Friday, July 13, 2012
Paolo di Marchi: The Philosopher-Peasant of Chianti Classico (Part 2)
Paolo started making his first 100% Sangiovese wines in 1977 and then produced his first Cepparello, a Super Tuscan, in 1980. By 1985, his Cepparello began to see success but that was also around the time that a terrible frost destroyed many of his olive trees. So, Paolo decided to keep the best olive trees but tear up the rest and replant that land with vineyards. It was also in 1985 that Paolo stopped making a Chianti Classico Riserva.
"Soil is the basement of the origin of wine" and Paolo prefers galestro soil for production of his Cepparello as he feels it is best for Sangiovese, a sentiment echoed by many in the Chianti Classico region. He has not yet created any single vineyard wines as he still feels, even after 36 vintages, that it is too early to decide what is worthy of such. He believes you can only create a single vineyard wine when you understand the perfect combination of soil, grape and climate. Terroir is important to him and he feels that "every vineyard has its fingerprints" though one must still fully understand the parameters of those vineyards.
In addition, Paolo believes that the soils turn his neighbors more into colleagues rather than competitors, as they should work together to protect the soil from erosion, to protect its integrity. They have a mutual interest in the protection of the soil so should unite their efforts. But, everyone is still free to compete later once the wines are in the bottle.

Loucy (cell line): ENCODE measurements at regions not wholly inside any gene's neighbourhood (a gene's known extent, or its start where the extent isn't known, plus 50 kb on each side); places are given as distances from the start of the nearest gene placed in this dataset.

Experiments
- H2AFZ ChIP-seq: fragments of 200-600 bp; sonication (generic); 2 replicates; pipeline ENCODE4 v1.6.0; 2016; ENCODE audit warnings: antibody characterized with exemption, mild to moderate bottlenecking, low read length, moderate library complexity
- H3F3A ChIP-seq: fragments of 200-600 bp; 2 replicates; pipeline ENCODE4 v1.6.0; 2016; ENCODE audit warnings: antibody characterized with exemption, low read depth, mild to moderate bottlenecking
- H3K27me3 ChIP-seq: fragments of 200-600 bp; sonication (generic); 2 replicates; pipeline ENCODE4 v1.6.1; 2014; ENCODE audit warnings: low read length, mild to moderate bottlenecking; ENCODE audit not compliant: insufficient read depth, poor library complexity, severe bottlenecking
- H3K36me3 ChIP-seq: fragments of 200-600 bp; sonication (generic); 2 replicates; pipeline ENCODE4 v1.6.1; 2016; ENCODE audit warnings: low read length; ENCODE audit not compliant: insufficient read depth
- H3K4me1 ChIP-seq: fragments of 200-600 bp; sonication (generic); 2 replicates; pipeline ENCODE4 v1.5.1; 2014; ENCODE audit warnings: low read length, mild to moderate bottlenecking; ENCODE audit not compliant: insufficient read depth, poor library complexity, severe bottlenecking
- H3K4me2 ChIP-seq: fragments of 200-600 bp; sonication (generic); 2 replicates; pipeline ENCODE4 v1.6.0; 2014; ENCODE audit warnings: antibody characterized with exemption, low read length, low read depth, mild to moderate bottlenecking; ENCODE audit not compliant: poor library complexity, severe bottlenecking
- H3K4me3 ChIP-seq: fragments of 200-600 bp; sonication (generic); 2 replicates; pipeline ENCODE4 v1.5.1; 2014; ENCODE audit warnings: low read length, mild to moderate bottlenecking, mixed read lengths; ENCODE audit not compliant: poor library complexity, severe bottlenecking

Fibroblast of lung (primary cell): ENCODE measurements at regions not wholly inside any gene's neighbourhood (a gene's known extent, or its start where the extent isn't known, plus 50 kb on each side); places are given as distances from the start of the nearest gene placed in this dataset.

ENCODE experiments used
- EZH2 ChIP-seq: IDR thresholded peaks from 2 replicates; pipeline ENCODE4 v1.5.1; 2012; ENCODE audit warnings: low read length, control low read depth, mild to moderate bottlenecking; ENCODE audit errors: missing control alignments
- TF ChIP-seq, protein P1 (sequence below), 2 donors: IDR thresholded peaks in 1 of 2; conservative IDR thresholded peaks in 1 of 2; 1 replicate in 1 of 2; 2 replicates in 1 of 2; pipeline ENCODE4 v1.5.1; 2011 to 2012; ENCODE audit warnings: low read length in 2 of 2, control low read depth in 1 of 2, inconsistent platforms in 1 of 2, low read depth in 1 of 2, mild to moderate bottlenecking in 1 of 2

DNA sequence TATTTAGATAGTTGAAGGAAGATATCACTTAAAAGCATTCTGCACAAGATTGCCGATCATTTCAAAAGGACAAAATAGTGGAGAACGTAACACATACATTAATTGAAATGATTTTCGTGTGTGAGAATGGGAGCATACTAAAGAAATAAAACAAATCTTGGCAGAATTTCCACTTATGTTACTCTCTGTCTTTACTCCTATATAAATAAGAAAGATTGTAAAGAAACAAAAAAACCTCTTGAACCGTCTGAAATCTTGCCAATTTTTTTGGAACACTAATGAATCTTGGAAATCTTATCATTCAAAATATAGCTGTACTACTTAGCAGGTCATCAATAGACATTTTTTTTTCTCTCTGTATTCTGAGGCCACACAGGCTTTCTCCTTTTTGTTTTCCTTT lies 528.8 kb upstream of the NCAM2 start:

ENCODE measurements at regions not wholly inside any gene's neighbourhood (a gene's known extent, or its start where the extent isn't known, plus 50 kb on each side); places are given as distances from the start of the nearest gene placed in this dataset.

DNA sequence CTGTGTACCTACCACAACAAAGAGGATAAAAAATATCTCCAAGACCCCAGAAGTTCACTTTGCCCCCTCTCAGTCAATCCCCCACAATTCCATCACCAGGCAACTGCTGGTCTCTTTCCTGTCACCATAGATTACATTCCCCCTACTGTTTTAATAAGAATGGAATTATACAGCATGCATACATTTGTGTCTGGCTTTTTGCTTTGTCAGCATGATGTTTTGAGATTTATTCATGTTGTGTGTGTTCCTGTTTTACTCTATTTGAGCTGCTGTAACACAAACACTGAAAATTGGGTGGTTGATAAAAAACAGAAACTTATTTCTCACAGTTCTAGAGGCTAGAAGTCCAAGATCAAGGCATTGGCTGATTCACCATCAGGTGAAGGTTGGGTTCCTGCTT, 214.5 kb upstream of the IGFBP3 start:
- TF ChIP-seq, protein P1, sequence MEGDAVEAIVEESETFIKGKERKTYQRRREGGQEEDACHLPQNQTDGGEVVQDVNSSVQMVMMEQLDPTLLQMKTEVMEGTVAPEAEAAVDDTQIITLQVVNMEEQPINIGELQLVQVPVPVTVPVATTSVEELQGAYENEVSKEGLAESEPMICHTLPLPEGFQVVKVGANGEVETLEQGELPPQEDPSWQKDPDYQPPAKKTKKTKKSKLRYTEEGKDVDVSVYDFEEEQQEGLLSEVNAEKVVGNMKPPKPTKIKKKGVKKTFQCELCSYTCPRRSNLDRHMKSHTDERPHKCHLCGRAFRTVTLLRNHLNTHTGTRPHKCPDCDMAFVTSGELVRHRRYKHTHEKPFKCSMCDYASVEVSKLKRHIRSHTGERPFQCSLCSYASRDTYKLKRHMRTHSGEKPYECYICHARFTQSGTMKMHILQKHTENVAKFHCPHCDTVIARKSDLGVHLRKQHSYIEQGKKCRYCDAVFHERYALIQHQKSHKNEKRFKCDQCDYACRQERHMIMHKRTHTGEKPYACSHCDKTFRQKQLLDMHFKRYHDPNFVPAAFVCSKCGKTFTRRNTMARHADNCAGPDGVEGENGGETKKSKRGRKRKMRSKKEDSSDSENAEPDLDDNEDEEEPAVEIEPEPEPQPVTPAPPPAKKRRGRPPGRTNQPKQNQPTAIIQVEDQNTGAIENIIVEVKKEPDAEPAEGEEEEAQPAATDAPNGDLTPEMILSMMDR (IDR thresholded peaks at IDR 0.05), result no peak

As wine makers must work with nature, Paolo stated that there is always the risk of a poor vintage. One of the ways to handle that risk is to properly handle your stock, which is the potential of your sales. That requires a long term view. He also noted that climate change has been significantly affecting his vineyards, and that milder winters are more destructive to vineyards than a hotter summer.
I recently discussed some of the changes coming to the Chianti Classico DOCG, such as the creation of a new qualitative pyramid. As I noted, there were a minority of members of the Consorzio del Vino Chianti Classico who opposed the new changes and Paolo was in that minority. Probably his main difference of opinion is that he believes the DOCG should direct its efforts more toward wines of origin rather than merely certification. He sees wines of origin, wines of terroir, as the future of Chianti Classico rather than simply elevating some wines above Chianti Classico in a qualitative pyramid.
We ended our visit with a tasting of the wines of Isole e Olena, including multiple vintages of the Chianti Classico and Cepparello. Paolo stated "I love Chianti wines" and "sometimes feel the forest in these wines." He believes that young Chianti Classico is a great table wine to accompany food and that it is vital that pairing is not lost. Paolo's Chianti Classico tends to be on the lighter side, in a more traditional style, and I find plenty of complexity within its depths. I have previously reviewed his Chianti Classico and won't repeat much of it here, though I will state they are excellent wines and should be on your radar.